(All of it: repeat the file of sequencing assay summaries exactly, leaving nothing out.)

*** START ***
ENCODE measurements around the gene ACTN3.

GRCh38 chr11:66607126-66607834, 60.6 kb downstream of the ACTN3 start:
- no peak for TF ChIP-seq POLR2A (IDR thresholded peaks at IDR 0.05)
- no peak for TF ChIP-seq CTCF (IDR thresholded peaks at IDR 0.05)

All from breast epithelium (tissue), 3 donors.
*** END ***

ENCODE measurements around the gene ACTN3.

GRCh38 chr11:66607126-66607834, 60.6 kb downstream of the ACTN3 start:
- no peak for TF ChIP-seq POLR2A (IDR thresholded peaks at IDR 0.05)
- no peak for TF ChIP-seq CTCF (IDR thresholded peaks at IDR 0.05)

All from breast epithelium (tissue), 3 donors.